Over on GameTrailers, ClanOfTheGrayWolf has produced what could be seen as a rather timely and topical video. With the common perception of Mega Man Universe being a sort of "Mega Man 2 Powered Up" (to which Capcom would seem to rather us wait before making such judgments), it seems like a good time to turn back the clock and look at the first remake of the original three Mega Man games in a well-known but rarely-experienced title from the 16-bit era. Warning: some mild vulgarity within.
What makes this video even more topical than the slight relation to Mega Man Universe is that The Wily Wars has been known to rank high among the most-wanted Virtual Console games listings in Nintendo Power. While this in no way seems to directly affect what games are released on the service (or else we'd have a lot more titles by now), it does bring to mind another similar case and how it is being handled.
Fans of Mario know that Nintendo has recently begun celebrating the 25th anniversary of Super Mario Bros., and in Japan, they are commemorating the occasion with a special retail Wii release of Super Mario Collection, better known to us in the West as Super Mario All-Stars. And for those still unfamiliar with the title, it preceded The Wily Wars and gathered the four NES Super Mario titles, upgraded their graphics, sound, and features, and released them on one cartridge for the Super NES.
Since the debut of the Wii and the Virtual Console service, Nintendo has released the original NES versions the four games to the service, including the 8-bit version of The Lost Levels, also known as Super Mario Bros. 2 in Japan (and which was never released in 8-bit form in the West prior). This left people to wonder how Nintendo would handle the release of the 16-bit upgrades of the games-- and if they were to do so.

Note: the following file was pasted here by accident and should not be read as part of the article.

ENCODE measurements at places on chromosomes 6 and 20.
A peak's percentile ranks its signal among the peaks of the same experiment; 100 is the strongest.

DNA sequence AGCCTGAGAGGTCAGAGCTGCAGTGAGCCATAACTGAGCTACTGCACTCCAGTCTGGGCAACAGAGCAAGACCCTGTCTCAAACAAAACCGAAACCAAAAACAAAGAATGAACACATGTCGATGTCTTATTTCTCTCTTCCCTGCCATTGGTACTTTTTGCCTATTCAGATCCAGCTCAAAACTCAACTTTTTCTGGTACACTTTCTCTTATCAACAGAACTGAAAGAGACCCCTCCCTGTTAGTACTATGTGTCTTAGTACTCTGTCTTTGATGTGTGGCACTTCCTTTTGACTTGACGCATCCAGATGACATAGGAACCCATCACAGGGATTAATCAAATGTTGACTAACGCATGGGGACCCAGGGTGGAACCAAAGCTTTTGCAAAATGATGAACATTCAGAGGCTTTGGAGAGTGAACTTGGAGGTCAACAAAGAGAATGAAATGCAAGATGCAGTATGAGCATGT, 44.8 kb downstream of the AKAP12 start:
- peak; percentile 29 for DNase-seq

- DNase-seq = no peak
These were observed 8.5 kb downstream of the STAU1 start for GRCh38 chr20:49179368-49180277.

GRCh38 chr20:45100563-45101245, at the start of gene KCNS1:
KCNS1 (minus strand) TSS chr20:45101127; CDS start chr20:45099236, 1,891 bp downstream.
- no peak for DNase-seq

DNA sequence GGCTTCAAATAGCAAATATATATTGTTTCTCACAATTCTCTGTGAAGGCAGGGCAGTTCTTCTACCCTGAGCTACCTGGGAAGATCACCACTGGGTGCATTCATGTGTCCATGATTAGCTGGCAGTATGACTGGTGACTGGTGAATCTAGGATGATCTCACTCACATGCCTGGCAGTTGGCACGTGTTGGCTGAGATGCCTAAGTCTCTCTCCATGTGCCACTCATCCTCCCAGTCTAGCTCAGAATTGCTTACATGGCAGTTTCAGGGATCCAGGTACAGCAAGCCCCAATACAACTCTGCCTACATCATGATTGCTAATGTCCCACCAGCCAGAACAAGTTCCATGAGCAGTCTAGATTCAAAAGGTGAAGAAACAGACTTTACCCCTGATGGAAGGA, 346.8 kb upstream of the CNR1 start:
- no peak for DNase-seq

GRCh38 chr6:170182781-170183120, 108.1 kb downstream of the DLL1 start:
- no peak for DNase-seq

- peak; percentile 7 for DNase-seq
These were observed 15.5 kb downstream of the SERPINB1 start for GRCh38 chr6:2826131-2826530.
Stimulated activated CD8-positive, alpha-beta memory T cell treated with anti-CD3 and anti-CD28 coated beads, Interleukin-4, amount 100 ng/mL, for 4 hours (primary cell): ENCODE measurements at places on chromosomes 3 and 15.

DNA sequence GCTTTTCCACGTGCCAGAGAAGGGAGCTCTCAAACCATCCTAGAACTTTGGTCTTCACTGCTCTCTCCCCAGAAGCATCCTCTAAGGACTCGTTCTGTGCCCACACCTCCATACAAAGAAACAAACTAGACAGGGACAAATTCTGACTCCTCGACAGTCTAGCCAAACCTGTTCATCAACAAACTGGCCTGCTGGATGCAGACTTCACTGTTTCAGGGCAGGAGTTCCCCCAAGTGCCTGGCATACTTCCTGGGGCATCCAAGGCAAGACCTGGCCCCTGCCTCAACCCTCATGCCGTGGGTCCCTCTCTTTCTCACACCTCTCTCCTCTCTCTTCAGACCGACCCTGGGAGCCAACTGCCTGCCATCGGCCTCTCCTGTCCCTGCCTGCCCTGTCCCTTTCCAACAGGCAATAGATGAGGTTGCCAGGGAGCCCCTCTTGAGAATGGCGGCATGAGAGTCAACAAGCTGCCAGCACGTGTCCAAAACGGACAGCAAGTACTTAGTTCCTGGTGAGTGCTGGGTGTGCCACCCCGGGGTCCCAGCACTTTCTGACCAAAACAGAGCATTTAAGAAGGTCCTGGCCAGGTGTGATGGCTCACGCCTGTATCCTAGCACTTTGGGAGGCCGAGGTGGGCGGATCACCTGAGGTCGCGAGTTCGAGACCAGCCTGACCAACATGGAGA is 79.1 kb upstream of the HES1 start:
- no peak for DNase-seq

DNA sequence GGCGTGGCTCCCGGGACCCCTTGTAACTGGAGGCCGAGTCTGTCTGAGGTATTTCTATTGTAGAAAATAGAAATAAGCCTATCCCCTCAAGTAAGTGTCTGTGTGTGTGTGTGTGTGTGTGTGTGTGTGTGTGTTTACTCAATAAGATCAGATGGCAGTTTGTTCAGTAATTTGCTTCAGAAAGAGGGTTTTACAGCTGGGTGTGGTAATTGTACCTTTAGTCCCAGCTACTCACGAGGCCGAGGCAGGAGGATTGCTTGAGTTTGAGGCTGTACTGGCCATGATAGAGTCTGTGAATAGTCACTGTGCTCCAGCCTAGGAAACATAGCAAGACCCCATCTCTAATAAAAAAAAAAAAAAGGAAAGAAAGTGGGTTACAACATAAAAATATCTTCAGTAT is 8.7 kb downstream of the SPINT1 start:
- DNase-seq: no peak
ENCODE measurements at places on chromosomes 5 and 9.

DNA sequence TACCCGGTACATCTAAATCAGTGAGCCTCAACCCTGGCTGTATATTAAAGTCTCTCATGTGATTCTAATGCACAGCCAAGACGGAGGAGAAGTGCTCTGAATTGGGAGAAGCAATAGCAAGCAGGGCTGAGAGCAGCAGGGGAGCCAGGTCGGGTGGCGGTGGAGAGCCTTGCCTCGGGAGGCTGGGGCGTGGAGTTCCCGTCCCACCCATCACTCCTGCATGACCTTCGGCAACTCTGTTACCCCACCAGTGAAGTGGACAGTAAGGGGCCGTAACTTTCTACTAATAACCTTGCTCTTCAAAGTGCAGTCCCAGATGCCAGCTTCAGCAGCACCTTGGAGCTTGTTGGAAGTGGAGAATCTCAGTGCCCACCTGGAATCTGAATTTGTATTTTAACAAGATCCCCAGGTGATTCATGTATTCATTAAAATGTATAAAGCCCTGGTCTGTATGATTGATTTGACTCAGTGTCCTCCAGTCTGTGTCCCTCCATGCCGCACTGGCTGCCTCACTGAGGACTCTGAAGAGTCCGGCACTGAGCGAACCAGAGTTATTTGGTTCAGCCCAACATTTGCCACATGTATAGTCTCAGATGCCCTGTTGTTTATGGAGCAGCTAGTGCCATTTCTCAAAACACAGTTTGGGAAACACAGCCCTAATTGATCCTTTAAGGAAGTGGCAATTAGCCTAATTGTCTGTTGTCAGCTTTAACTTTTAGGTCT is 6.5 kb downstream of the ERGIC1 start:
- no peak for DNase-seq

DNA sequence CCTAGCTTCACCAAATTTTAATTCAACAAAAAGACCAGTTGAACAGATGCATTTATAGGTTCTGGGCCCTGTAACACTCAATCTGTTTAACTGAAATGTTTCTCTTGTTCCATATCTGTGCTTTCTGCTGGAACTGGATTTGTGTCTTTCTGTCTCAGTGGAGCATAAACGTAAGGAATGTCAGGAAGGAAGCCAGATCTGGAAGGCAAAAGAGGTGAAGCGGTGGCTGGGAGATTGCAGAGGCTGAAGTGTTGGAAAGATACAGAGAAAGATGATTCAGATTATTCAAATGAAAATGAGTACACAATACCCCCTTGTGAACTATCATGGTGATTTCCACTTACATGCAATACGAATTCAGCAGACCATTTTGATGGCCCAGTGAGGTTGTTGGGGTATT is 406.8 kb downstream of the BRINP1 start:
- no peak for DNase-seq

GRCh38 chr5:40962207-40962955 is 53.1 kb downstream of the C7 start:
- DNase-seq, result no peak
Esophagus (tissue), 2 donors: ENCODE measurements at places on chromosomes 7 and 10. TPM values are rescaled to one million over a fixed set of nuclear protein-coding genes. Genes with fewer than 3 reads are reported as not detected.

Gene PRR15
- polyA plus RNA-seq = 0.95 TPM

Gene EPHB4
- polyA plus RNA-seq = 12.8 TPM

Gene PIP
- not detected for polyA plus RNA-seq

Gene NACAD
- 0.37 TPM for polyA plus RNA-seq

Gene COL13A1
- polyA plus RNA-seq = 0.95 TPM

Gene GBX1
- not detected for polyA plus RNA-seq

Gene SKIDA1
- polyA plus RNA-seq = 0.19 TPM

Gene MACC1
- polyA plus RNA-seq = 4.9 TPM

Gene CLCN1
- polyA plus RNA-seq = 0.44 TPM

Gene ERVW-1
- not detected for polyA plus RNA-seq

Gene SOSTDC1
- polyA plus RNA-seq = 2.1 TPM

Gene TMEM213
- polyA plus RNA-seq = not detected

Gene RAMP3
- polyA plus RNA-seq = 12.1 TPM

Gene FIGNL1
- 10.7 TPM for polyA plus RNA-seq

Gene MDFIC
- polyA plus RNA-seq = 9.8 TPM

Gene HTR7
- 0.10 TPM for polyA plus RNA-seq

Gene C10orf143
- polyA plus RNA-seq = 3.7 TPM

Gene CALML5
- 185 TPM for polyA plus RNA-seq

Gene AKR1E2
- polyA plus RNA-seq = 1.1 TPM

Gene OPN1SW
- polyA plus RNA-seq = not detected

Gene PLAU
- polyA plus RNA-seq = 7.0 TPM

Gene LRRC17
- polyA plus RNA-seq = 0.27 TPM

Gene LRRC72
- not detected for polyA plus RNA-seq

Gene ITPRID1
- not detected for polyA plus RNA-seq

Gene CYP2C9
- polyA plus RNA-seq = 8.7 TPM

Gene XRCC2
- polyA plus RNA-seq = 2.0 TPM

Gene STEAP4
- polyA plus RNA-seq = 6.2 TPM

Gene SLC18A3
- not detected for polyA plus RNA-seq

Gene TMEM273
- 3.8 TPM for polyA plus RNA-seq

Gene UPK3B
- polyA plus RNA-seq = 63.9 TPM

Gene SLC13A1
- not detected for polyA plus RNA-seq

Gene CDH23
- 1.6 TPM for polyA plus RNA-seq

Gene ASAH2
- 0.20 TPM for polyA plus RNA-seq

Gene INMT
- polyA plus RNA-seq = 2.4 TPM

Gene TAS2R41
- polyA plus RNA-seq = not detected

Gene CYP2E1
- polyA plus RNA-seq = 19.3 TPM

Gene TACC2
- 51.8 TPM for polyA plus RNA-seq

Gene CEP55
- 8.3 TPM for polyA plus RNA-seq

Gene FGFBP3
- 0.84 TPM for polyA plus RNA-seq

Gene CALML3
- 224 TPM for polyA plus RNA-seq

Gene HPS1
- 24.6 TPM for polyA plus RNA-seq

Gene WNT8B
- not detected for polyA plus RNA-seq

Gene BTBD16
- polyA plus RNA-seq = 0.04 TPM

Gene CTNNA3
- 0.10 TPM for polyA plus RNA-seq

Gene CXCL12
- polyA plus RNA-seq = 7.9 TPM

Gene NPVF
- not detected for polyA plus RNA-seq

Typically, NES games would run for 500 Wii Points on the Wii Shop Channel, with Super NES games running 800 a piece. To get the full contents of Super Mario All-Stars in 8-bit form would cost 2,100 Wii Points (The Lost Levels was 100 more, as it was an "import"), but how should the 16-bit forms be priced? Since they were all released on one cartridge, some believed that is how they would come to Virtual Console, retaining the 800 Wii Point price.
On the other hand, it is comprised of four games which could be released individually. And being 16-bit, they could in theory charge 800 Wii Points each, bringing the total to 3,200 Wii Points. Or perhaps just charge more for the four collectively.
As one can see, there are numerous factors to consider, to say nothing of consumer reaction. As a business, Nintendo would need to figure out a way to release the games in such a way that they would not undercut the value, but also not rip-off/enrage their potential customers.
In Japan, Nintendo has apparently found a solution to the problem by taking advantage of the 25th anniversary of Super Mario Bros. to release the Super Mario Collection Special Pack, which not only includes a Wii disc containing the 16-bit versions of the four classic games, but also a special anniversary booklet and soundtrack. So far, this limited-edition package has not been announced for a Western release, but fans remain hopeful.
Naturally, this now calls into question how Capcom might approach a Wii release of Mega Man: The Wily Wars, especially now that a clear precedent has been set. It seems unlikely (though not impossible) that it could be used to mark his silver anniversary as Mario's does; Mega Man is only 22, turning 23 later this year.
Of course, it's possible that Capcom could simply just release it anyway, though we are left to wonder if they would have the inclination to. They could also just go the Virtual Console route, but that would lead to the issues noted above, not to mention the factors involved with Wily Tower in the mix.
It's hard to say what plans, if any, Capcom has had for a re-release of The Wily Wars, or if Nintendo's Super Mario Collection Special Pack has simplified or complicated matters. At the very least, we can continue to hope that it does eventually happen, as it is a neat set of remakes of the original three games of the franchise. Plus, the joy of getting to customize your arsenal from those three games as you prepare to fight three new and exclusive bosses is one no Mega Man fan should be denied.